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5 Ways I Learned to Prioritize My Mental Health During the Pandemic

This article is written by a student writer from the Her Campus at OSU chapter.

During COVID-19, when most days feel like Groundhog’s Day, we can easily fall into cycles of sluggishness and fatigue. We are stuck on our computers trying to stay connected to the people and things we are separated from. We can find ourselves tired at the end of each day, bored and burned out. 

As we pass the one-year mark of COVID-19 rudely interrupting our lives, I took some time to reflect and compile a list of the things I have done during the pandemic to prioritize my mental and emotional well-being. 

Implement a Morning Routine

This one is obvious, but it is necessary. When we are stuck in an isolated place where our normal day-to-day disappears, we can begin to neglect ourselves. By implementing a morning routine, we create a sense of structure and take responsibility for ourselves when days feel like they blend together. 

Some of the rituals that are part of my morning routine and that I do every day include brushing my teeth, making my bed and eating breakfast. While these may sound so obvious, if I get all three of those tasks done and I end up having an otherwise unproductive day, I at least know I accomplished something. 

Try a New Hobby

When we spend our days at our computers and on Zoom, it is important to do things we enjoy as well as try new things. 

During the first few months of lockdown, I lived at home, and my sister and I decided to get into tie-dye. It was easy, and it gave us something to do. As the months went on, I continued to try new activities and even picked up things I did pre-COVID. Some of my favorites included tie-dyeing, trying new recipes, painting and caring for plants.

It is all about finding what your interests are and going from there. 

Get Some Sleep

Sleep is one of the most important things we can do for our bodies. It impacts so many different aspects of our lives: our energy, productivity and physical and mental well-being.

Do your mind, body and soul a favor and start setting a bedtime during these strange times to get to sleep at a decent hour.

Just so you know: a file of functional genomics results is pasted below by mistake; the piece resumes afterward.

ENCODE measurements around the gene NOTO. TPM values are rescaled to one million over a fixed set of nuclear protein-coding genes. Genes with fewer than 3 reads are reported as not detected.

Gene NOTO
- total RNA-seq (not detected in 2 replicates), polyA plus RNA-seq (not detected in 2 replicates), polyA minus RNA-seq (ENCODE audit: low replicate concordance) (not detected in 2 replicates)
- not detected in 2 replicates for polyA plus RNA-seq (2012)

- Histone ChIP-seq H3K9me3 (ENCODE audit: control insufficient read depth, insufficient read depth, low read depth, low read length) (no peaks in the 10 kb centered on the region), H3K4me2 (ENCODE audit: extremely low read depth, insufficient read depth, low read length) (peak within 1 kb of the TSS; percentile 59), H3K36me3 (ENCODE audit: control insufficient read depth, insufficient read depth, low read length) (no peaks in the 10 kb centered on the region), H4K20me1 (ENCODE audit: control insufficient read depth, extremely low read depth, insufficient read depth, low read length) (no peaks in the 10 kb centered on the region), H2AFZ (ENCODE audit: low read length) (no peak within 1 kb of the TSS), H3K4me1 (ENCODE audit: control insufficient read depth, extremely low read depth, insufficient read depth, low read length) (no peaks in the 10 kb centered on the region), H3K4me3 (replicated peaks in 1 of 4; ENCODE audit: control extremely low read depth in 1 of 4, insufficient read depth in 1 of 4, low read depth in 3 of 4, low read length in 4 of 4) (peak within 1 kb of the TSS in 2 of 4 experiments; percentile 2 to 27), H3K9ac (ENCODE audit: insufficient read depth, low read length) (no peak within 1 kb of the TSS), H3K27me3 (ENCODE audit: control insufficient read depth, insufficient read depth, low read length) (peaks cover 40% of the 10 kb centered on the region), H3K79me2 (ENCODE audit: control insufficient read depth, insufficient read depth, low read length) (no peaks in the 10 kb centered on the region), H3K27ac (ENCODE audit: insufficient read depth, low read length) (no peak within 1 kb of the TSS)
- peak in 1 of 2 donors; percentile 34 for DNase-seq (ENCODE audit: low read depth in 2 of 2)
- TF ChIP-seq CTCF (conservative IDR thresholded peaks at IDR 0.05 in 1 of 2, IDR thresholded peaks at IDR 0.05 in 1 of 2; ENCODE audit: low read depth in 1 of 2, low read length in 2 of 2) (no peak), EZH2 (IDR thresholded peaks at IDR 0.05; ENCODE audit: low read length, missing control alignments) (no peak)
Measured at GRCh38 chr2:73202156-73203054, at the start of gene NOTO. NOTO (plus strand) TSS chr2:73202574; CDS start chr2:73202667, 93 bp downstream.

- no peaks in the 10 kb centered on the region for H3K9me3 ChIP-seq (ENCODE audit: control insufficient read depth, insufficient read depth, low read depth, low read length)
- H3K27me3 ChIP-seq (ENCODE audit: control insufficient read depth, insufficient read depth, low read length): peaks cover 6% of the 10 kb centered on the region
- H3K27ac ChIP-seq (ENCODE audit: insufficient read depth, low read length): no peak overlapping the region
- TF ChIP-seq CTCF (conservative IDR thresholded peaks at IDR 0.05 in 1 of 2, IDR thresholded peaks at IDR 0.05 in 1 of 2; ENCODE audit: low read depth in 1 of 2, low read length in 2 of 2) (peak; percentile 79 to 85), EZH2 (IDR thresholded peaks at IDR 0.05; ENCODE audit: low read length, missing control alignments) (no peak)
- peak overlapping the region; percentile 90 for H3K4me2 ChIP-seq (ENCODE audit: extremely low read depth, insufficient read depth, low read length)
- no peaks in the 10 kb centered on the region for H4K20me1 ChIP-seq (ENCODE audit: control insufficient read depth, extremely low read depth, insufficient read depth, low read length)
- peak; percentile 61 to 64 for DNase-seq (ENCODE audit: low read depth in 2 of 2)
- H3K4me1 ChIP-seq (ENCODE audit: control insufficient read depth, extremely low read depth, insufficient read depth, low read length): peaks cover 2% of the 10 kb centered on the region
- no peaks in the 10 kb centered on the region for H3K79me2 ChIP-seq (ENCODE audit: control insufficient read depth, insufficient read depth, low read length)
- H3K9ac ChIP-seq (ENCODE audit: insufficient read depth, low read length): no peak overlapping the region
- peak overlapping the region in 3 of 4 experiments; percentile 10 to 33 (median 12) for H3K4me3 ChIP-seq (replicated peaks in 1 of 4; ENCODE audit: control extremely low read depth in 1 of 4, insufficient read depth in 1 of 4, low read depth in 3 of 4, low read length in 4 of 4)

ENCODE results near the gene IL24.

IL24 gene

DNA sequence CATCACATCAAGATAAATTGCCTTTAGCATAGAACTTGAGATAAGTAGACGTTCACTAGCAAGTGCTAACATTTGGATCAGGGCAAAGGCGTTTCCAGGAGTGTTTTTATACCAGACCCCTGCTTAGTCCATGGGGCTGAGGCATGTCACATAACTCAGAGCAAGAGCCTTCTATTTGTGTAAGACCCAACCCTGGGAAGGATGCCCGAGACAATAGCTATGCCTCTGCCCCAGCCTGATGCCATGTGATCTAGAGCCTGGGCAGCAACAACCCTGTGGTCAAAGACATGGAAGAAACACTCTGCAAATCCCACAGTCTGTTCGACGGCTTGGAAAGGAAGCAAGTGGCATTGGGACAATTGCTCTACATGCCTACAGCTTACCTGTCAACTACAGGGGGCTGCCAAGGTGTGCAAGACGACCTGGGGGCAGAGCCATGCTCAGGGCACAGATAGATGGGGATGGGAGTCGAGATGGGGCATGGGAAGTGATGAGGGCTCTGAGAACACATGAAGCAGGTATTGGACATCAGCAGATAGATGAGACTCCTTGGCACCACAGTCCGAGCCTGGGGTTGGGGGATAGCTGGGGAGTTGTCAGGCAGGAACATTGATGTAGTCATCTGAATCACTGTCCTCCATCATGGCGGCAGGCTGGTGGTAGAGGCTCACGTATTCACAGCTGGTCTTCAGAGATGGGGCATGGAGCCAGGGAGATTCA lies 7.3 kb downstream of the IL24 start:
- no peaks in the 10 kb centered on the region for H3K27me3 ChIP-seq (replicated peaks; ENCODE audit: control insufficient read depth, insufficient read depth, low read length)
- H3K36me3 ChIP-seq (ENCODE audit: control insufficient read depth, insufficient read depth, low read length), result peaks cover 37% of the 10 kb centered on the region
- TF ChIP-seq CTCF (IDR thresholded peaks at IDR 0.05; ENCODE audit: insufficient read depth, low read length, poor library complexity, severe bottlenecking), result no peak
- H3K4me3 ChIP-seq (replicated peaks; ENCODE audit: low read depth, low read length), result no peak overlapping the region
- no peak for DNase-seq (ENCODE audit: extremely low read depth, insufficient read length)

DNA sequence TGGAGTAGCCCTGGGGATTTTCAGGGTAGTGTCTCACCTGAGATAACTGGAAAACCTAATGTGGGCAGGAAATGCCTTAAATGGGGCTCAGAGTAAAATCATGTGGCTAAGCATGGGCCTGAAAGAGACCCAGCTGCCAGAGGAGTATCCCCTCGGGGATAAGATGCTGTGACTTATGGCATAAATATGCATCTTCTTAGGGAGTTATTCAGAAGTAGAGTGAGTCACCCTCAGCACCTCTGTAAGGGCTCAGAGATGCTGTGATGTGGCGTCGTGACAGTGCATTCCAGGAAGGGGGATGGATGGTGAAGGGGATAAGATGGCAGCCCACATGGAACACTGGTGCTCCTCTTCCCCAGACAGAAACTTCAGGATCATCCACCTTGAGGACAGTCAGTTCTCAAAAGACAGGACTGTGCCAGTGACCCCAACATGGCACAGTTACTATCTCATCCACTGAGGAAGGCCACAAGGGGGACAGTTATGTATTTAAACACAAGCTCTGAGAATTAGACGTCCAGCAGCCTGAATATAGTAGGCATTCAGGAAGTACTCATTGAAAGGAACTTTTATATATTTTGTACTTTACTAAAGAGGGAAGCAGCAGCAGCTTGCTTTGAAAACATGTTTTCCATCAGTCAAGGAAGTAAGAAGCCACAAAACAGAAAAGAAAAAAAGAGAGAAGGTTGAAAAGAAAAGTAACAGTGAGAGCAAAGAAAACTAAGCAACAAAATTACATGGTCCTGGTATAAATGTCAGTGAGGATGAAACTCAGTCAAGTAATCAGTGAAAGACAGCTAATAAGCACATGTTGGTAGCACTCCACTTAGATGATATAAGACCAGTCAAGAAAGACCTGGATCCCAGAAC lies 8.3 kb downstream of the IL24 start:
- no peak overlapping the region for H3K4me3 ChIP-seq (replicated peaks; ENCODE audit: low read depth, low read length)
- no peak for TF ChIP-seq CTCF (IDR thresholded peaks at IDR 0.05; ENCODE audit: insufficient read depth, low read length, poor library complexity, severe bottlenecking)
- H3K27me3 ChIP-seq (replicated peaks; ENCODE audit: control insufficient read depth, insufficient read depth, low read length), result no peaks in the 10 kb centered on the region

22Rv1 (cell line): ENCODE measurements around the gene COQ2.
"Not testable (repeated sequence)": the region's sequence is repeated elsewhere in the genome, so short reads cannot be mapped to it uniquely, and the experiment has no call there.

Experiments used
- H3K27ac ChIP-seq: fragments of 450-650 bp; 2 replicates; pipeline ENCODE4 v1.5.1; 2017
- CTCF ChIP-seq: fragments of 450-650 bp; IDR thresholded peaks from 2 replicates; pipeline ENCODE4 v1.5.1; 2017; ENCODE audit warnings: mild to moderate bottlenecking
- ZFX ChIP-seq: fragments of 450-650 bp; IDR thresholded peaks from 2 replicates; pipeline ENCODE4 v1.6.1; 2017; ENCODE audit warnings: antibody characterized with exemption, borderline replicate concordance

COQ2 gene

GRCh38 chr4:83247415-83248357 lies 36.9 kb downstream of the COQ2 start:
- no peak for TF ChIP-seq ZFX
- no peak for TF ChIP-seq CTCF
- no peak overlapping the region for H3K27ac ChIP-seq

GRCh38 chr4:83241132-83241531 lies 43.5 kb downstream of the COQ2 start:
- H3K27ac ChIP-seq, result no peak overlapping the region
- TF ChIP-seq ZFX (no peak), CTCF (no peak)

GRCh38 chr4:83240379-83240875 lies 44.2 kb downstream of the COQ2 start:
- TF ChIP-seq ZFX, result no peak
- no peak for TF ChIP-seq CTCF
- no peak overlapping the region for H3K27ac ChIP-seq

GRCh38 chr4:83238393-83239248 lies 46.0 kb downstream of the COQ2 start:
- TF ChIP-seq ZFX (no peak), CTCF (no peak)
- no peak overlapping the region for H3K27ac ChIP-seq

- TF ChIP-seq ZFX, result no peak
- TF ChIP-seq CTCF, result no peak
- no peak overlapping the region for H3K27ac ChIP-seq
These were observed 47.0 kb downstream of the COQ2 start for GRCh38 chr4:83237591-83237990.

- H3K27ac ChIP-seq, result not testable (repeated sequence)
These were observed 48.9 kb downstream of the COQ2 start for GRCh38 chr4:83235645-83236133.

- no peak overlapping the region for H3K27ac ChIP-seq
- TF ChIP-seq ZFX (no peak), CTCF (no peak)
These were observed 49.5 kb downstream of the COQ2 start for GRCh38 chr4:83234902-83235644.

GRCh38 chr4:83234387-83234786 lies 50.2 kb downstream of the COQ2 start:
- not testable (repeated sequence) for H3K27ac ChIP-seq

Get Outside and Take a Walk

When so much of our time revolves around indoor activities, the great outdoors can become almost obsolete.

So throw on a mask and get outside. 

If you are lucky enough to have furry friends that can join you, take them with you. If you can socially distance with masks on, go for a walk with a friend or two.

Some fresh air always does us good. It will break up your day and give you new scenery to look at. Do yourself a favor — put on some music or a podcast and go for a walk. 

Reach Out and Check in on Your People

I cannot stress this enough: check in on the people in your life. You never really know what is going on behind closed doors, and last year was emotionally jarring for everyone.

Truthfully, I used to think checking up on someone made me seem overbearing. After talking to friends and family about this, I came to understand that this, in fact, is not the case. 

Whatever the circumstances — going into lockdown, quarantining, dealing with grief, loss, stress, frustration, etc. — everyone needs to be checked on sometimes.

What is most important is making the effort. You never know whose day you will make by sending a text or making a call to ask them how they are doing. By doing this, you are letting them know you are thinking about them. When everyone is separated, it can be astonishingly lonely, so when the phone rings or the notification chime signals and it is a loved one checking in, it can be something incredibly special. 

Take a moment and reach out to your people, even if it is to simply say hello. Not only are you making that other person feel loved, but it is giving you something social to do.

Emily Herman is student at Ohio State University studying Communications. She is interested in all things pop culture, interior design, politics, social media and entertainment. When she is not busy with school, she enjoys reading, writing, spending quality time with loved ones and finding a good television series or movie to watch.